The first pleading paragraph was in admission and denial under Rule 1--3 of this Court, and contained the specific allegation that the employees of the Appellant Dehner were furnish to the Appellant NIPSCO and the Appellant Dehner did not undertake nor was it given the responsibility for determining the adequacy of the procedures specified by the Appellant NIPSCO, all of which was reserved to itself by NIPSCO and its construction and engineering department.

In its second paragraph of answer, the Appellant Dehner, averred specifically that any damage suffered by the plaintiff was due solely to the negligence of NIPSCO in failing to properly design, plan, test and inspect the line.

In this third paragraph of answer, Appellant Dehner specifically alleged that the contract, referred to in the Appellee's complaint, between the Appellants provided only for the furnishing of labor and equipment to NIPSCO to be used by NIPSCO for certain work to be done under the direction, supervision and inspection and control of NIPSCO and in accordance with their instructions. It was further stated that the workmen furnished to NIPSCO by Dehner performed only such work as they were instructed to perform by NIPSCO, and that Dehner was furnished with no plans and did not undertake to test or determine the adequancy of the procedure specified to its workmen by NIPSCO, and that the manner, method and means of performance of the work was under the sole direction, control, supervision and inspection of NIPSCO.

In its fourth paragraph of answer the Appellant Dehner pointed out that when the line was completed and installed it was tested by NIPSCO, approved by NIPSCO and accepted by NIPSCO and has ever since been in their exclusive custody, supervision and control, and that Dehner has had no control, supervision or interest therein, knowledge thereof, access thereto or responsibility therefor since that time. Dehner further averred that when the line was tested, approved and accepted by NIPSCO, NIPSCO assumed fully all control, supervision, interest, knowledge, access and responsibility for the gas main and was alone in privity with the plaintiff.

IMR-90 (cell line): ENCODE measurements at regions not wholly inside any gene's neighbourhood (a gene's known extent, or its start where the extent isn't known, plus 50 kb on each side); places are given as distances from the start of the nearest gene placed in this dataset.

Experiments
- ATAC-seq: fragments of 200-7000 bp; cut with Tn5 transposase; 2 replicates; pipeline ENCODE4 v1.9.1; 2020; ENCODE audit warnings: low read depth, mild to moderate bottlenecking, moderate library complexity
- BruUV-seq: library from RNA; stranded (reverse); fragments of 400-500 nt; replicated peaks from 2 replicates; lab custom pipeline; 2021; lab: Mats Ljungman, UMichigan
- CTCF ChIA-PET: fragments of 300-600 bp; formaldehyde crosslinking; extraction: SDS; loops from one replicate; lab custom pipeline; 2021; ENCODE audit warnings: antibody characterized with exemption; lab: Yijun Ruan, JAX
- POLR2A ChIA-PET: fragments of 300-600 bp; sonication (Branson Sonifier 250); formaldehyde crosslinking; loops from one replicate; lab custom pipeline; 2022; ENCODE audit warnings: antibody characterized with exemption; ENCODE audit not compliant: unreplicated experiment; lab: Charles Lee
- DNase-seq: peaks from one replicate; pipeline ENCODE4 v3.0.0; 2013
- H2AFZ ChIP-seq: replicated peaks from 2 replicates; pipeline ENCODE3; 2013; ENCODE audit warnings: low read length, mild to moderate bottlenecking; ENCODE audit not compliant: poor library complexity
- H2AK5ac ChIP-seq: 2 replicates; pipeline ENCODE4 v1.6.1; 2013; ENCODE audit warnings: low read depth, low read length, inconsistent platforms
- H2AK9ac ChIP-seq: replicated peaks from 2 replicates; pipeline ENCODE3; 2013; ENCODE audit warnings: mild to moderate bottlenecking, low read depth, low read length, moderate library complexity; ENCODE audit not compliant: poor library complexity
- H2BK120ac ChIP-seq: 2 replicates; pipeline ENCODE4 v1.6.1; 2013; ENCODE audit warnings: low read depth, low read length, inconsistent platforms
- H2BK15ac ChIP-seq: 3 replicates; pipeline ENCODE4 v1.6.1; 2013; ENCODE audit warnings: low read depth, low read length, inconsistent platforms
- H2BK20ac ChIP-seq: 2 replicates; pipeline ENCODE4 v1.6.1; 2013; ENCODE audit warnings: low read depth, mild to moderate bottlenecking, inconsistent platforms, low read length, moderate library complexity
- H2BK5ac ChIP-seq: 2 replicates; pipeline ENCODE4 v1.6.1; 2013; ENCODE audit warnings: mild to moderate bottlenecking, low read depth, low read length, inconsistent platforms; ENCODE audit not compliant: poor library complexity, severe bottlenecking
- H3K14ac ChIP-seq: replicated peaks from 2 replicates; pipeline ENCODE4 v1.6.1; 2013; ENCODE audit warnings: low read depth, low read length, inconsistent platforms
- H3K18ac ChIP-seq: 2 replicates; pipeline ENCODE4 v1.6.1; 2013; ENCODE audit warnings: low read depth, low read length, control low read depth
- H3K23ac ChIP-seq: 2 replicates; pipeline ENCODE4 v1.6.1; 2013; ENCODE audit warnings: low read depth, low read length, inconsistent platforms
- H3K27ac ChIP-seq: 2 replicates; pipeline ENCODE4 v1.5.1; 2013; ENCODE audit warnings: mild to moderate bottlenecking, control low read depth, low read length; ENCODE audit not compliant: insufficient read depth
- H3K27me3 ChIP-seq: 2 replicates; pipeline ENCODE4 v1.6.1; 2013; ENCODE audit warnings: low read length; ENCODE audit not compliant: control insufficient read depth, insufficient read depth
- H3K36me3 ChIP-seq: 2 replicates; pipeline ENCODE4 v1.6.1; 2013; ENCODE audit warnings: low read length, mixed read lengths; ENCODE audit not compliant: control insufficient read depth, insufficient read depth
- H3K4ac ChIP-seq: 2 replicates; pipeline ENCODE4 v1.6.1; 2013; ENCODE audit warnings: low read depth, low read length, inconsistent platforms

In its fifth paragraph of answer Appellant Dehner specifically alleged that any condition permitting the escape of gas from the main was the result of matters arising after the completion of the line which were not in the control of Dehner, which arose without its fault, and which include but are not limited to any one or more of the following causes:

a. Failure on the part of NIPSCO to periodically inspect its line for defects which might have arisen from natural causes, from the increased load of traffic on Broadway or from improper utilization of the line by NIPSCO.

b. Improper use of the line by NIPSCO in using it to transmit gas at a pressure greatly in excess of that contemplated by the specifications and testing procedure originally employed by Dehner.

c. The activity of natural corrosive elements and forces and the increased stress to which said line was subject as a result of the increased traffic load on Broadway, all of which forces not being within the contemplations of the plans and specifications of NIPSCO.

This case was tried by jury which resulted in a verdict for Appellee against both NIPSCO and Dehner in the sum of $235,000.00.

On December 14, 1967, NIPSCO filed its Motion for New Trial.

On December 19, 1967, Dehner filed its Motion for New Trial.

Both Motions for New Trial were overruled, which is the sole assignment of error here.

We should emphasize that NIPSCO's counsel in oral argument admitted NIPSCO's liability to Appellee for this explosion. In a reply brief in this court NIPSCO stated:

'In view of the extensive briefs already before this Honorable Court, we will spare it the burden of another such brief.

'Appellant NIPSCO concedes that Appellee is correct in her contentions that Appellant Dehner has failed to establish any harmful error in the record and that its brief is devoted principally to complaining about rulings which Dehner invited. The other errors urged by Appellant Dehner are remarkable only for their quantity and not for their quality.

'Dehner's principal contention is that the loan agreement is, in some mysterious way, improper apparently because it changed Appellant NIPSCO from an ally to an advisary. We know of no rule of law or moral principal which requires two defendants to be allies--certainly not in a case like this which shows on the record that Dehner defrauded NIPSCO by not constructing the gas main in a good and workmanlike manner and then tried to unload full responsibility on NIPSCO by repudiating the written agreement under which it performed the work and by adamently refusing to accept any responsibility to the public for injury and damage caused by its negligence. On such a record, no court of justice should require NIPSCO to be Dehner's ally or to assist in avoiding its responsibilities to the innocent public including Mrs. Otis.

'Appellant NIPSCO, however, does not concede that the error urged by it is moot because of the jury verdict against Appellant Dehner. The error urged by NIPSCO...